from the archives of Carla (Nelson) Berg and the original bouncingbrains.com


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   This material in this presentation was adapted from Carla's  original monograph of this title
    published in January 1996; also  condensed in the book Think Fast (Underwood-Miller, 1996)

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Hearts & Minds

Towards a Unified Theory
of Attention Difficulty?

by Carla (Nelson) Berg









Strip off the clinical labels, look beyond the symptom checklists, and most of the talk about what is an attention deficit - and what is not - boils down to two critical elements: arousal and focus.

Without a source of keen stimulation to keep arousal raised, people with an attention deficiency cannot consistently concentrate.

Thus to see the whole of what we call "ADD", we must look not just at what it takes to focus, but what it takes to activate. Every person with an attention difficulty finds their lives defined by a tortuous struggle to keep these two elements synchronized. Yet most discussions consider arousal and attention separately - if the former is mentioned at all - as if the two factors were independent rather than linked.

Prevailing models of ADD sort clinical symptoms into two functional clusters: physically hyperactive and/or mentally inattentive, as reflected by the slash in its formal name: AD/HD. But the wider spectrum practitioners see and patients report defies this implication of a divided body and mind and its suggestion that "hyperactivity" can only be of a kinetic, physical kind. Those who understand this struggle up close know that one can be "hyper" in thinking or feeling or doing, or some of each combined.

It has been suggested many times that the division between physically hyperkinetic and mentally innatentive be even more firmly drawn with the latter, non-hyper, kind placed in a  separate diagnostic category apart from AD/HD. My paradigm takes a different stance: that the most accurate view requires more synthesis, not more splitting.

Scores of respected experts have written about AD/HD, and parts of the puzzle have taken shape, including possible links to various neurobiological irregularities and neurochemical deficiencies, and differences in blood flow and anatomical structures. We even have  leads to some potentially wayward genes. But despite all that has been studied and speculated, we still lack a box top for this puzzle, a sketch of the larger picture, a vivid impression of the entire syndrome.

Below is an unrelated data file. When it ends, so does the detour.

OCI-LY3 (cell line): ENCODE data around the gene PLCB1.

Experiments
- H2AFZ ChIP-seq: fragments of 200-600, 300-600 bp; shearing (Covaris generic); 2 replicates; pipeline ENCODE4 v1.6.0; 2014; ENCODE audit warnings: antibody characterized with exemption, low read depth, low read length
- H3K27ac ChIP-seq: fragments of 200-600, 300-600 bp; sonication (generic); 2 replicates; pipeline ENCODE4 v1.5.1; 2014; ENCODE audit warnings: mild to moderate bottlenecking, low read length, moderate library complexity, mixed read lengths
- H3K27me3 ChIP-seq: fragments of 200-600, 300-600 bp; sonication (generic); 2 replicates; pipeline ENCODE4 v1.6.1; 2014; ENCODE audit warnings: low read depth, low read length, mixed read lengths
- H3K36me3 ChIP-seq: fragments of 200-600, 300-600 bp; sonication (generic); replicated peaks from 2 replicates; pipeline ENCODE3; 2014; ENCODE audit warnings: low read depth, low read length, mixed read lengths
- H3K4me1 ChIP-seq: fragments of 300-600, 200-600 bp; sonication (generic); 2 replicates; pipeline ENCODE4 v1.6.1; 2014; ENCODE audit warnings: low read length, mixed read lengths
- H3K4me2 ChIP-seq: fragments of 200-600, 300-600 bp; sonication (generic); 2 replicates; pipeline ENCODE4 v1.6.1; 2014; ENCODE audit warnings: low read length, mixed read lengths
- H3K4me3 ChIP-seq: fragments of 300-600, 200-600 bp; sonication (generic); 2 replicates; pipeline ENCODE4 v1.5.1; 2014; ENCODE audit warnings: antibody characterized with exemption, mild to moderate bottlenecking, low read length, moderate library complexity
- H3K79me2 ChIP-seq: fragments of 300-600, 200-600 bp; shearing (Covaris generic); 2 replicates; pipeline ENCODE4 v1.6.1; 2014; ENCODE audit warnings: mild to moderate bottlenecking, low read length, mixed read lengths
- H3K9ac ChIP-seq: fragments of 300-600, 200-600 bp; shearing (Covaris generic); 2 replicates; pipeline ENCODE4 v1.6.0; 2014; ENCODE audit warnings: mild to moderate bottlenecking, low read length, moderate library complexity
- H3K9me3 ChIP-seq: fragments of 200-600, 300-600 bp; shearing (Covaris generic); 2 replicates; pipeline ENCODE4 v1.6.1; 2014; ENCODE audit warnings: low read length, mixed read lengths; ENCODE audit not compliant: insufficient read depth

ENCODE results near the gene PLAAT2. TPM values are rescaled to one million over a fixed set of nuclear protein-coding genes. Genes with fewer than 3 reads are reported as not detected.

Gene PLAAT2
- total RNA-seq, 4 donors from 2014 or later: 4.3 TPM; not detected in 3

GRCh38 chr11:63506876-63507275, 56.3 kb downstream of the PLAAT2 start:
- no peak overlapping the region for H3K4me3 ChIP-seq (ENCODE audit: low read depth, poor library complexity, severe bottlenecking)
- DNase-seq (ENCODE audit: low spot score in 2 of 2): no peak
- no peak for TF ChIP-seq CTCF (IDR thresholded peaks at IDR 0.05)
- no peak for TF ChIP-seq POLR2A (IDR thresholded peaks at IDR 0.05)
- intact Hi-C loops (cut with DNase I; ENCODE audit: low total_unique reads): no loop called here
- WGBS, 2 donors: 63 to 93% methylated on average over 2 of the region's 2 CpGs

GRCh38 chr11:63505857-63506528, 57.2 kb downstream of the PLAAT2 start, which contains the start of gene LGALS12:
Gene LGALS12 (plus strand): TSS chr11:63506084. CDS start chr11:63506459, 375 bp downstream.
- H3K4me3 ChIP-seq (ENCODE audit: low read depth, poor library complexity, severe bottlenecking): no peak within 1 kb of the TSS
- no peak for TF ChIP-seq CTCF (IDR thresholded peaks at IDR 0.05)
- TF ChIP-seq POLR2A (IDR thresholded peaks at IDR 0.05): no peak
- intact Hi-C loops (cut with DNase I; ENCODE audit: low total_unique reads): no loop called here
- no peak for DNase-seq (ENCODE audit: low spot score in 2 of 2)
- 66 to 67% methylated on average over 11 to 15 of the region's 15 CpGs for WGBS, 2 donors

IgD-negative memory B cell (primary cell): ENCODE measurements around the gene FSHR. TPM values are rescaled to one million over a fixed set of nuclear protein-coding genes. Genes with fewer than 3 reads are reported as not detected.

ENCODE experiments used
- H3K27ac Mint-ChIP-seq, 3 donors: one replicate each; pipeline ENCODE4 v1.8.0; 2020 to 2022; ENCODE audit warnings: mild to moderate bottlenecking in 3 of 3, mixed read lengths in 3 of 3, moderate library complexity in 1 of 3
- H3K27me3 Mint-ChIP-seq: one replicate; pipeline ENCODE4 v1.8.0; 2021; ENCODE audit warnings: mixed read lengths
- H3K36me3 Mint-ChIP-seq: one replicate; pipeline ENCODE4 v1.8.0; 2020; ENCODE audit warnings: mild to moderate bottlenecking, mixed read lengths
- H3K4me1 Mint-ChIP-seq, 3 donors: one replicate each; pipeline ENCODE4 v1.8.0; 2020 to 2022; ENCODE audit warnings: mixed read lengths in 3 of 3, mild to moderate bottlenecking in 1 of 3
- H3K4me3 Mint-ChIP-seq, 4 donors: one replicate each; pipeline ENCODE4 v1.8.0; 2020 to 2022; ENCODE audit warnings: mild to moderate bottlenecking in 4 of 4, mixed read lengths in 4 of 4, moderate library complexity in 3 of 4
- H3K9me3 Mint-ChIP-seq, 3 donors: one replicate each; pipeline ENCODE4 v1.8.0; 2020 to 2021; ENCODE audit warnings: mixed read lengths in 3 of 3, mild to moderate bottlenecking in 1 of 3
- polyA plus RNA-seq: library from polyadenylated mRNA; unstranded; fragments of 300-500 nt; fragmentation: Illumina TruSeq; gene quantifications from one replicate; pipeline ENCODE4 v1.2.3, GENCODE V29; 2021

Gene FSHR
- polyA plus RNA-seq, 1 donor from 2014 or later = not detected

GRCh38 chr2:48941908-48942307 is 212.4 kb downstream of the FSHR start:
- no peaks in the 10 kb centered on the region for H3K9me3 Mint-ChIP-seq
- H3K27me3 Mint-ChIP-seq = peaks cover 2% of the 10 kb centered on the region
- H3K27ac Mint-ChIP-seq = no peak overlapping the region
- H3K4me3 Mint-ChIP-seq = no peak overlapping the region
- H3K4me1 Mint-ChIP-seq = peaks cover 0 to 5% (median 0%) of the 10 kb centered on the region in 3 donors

How might it look if all the pieces were placed together? Can all the symptoms and subtypes these experts describe, some of them polar opposites, ever rest side-by-side? I believe they can, but only if we look at arousal and attention together and at the same moments in time.

It is to that end this heuristic has been designed.

Three Types in Nine Degrees
How well we attend and how much we engage are separate, but interactive, variables. One can have too much action, but not enough focus, or too much focus but not enough action, or too much of both at once, each creating a different set of challenges in life. But at root, it is this continual flux between extremes of attention and arousal, and their impact on each other, that I believe frames the whole of what we are calling

No fixed list of symptoms can depict all these ups and downs or the many ways they can combine. But if attention and arousal are plotted as axes on a chart, each from abnormally low to abnormally high, a much different picture takes shape, a dynamic portrait of shifting states that vary with time in response to stimuli.

The result, as presented within, is a matrix of inattentive states in three types and nine degrees, a multidimensional continuum that progresses in length and strength of attentiveness along a spectrum that shades from underfocusing low arousal with sporadic hyperactivity to hyperaroused hyperfocusing with its flooding of sensory overwhelm.

With such a model we can, in fact, make space for all the puzzle pieces that have been called ADD, not only to coexist, but to connect into a larger whole that makes practical sense, even to a non-specialist.


This presentation was obtained from the Internet beginning at http://www.hyperthought.net/PS/HH1.htm
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